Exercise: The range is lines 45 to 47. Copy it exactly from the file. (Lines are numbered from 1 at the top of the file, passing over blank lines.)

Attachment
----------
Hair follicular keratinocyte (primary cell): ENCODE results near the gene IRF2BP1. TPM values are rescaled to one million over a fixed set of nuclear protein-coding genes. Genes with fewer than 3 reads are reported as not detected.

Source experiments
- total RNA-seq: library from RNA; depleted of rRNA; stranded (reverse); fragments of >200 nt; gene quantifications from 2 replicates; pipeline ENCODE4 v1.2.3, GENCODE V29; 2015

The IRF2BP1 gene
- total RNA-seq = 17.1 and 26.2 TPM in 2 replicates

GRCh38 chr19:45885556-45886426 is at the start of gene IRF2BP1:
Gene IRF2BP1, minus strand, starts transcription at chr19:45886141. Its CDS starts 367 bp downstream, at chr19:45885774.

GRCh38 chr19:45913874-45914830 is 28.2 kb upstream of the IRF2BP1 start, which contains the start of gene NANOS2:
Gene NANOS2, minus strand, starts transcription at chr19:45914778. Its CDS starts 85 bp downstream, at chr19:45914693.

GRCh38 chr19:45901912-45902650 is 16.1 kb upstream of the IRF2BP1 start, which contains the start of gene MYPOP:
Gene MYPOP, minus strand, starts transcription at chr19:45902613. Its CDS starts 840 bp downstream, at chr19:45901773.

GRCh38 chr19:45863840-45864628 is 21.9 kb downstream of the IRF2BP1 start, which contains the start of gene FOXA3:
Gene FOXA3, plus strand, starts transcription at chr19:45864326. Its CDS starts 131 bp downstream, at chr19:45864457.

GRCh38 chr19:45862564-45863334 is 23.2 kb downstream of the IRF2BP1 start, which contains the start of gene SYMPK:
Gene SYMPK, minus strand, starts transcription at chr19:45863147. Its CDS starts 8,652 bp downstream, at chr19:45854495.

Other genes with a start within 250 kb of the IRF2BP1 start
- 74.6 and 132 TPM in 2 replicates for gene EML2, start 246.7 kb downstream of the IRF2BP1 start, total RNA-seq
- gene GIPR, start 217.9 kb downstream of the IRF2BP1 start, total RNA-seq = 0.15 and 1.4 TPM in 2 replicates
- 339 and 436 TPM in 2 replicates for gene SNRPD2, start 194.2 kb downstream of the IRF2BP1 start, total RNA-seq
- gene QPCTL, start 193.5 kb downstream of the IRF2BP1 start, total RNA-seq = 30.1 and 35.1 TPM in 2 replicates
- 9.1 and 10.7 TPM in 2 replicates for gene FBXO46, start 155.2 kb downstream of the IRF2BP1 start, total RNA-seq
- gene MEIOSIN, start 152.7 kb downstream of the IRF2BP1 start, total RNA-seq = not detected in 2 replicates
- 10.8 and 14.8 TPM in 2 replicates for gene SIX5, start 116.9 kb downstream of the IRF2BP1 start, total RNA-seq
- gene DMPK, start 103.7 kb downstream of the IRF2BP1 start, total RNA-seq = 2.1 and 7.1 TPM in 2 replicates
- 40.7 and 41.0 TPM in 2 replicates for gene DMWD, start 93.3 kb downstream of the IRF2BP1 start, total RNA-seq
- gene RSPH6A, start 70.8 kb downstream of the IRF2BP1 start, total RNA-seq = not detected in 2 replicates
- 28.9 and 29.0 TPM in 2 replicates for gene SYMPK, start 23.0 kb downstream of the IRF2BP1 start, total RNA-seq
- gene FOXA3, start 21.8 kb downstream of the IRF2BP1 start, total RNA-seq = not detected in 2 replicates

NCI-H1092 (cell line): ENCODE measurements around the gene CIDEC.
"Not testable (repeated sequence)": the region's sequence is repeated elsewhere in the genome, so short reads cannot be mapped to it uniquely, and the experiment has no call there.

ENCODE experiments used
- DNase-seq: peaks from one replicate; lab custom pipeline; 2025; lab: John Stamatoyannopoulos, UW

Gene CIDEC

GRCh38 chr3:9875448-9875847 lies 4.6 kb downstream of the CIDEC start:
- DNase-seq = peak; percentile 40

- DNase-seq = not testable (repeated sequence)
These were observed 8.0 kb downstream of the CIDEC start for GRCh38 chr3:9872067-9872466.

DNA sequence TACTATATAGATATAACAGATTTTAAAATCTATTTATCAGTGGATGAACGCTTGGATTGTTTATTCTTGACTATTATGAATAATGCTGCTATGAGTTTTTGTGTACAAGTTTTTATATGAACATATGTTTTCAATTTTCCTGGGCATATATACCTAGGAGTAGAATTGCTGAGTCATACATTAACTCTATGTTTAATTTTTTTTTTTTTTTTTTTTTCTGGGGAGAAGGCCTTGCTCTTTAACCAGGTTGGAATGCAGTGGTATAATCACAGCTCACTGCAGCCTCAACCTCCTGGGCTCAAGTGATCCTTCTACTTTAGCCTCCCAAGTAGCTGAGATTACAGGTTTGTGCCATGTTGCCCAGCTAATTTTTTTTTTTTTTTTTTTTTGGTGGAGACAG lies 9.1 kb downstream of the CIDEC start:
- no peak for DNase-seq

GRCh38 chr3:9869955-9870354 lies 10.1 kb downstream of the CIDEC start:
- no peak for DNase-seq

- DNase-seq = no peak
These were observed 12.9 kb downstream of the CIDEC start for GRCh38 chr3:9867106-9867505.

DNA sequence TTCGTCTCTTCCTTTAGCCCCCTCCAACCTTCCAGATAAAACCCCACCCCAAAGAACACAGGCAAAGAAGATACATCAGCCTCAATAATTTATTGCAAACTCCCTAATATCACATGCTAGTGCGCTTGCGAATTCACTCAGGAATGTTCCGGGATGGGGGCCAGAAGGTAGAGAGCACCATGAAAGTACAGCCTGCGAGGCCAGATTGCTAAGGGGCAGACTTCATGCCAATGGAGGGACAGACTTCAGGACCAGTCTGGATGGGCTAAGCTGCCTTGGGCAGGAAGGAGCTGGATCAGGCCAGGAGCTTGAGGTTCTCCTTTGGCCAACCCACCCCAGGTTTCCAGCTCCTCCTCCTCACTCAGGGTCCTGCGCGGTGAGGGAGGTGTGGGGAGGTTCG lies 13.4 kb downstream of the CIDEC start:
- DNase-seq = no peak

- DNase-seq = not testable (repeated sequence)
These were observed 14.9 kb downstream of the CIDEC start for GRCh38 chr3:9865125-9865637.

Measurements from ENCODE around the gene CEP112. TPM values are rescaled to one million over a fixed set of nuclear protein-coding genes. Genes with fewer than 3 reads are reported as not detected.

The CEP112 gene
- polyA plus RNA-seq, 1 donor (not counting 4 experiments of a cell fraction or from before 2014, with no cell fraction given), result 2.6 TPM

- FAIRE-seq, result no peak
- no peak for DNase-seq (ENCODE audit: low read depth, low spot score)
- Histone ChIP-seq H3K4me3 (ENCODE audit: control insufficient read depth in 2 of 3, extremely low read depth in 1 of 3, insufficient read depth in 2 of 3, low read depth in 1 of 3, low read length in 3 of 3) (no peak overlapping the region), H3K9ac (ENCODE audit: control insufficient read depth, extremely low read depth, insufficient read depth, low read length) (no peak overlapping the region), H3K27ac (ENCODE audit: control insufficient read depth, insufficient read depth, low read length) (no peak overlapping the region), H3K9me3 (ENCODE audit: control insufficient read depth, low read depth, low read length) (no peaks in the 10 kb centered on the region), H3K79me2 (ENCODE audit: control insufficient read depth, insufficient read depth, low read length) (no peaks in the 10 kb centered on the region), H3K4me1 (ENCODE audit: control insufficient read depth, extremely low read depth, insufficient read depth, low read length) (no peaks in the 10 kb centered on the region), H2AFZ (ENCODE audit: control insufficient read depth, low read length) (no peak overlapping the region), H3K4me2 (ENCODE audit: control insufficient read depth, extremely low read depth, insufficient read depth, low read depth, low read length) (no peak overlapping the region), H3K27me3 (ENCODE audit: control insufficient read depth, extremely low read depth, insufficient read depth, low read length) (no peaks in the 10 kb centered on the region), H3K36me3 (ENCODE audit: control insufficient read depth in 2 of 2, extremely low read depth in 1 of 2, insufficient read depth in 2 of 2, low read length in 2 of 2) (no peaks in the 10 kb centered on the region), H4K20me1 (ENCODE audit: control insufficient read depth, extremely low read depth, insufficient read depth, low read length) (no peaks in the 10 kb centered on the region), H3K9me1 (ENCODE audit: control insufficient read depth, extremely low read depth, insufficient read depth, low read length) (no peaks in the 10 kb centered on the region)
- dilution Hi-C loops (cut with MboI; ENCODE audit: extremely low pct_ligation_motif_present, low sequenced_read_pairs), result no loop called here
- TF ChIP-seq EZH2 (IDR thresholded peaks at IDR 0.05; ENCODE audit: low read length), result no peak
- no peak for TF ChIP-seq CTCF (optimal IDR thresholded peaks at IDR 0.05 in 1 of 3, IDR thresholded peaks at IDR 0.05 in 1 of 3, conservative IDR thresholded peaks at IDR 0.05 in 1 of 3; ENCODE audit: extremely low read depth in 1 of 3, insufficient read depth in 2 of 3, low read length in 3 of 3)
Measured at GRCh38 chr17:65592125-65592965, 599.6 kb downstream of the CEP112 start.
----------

- DNase-seq = no peak

- DNase-seq = not testable (repeated sequence)
These were observed 14.9 kb downstream of the CIDEC start for GRCh38 chr3:9865125-9865637.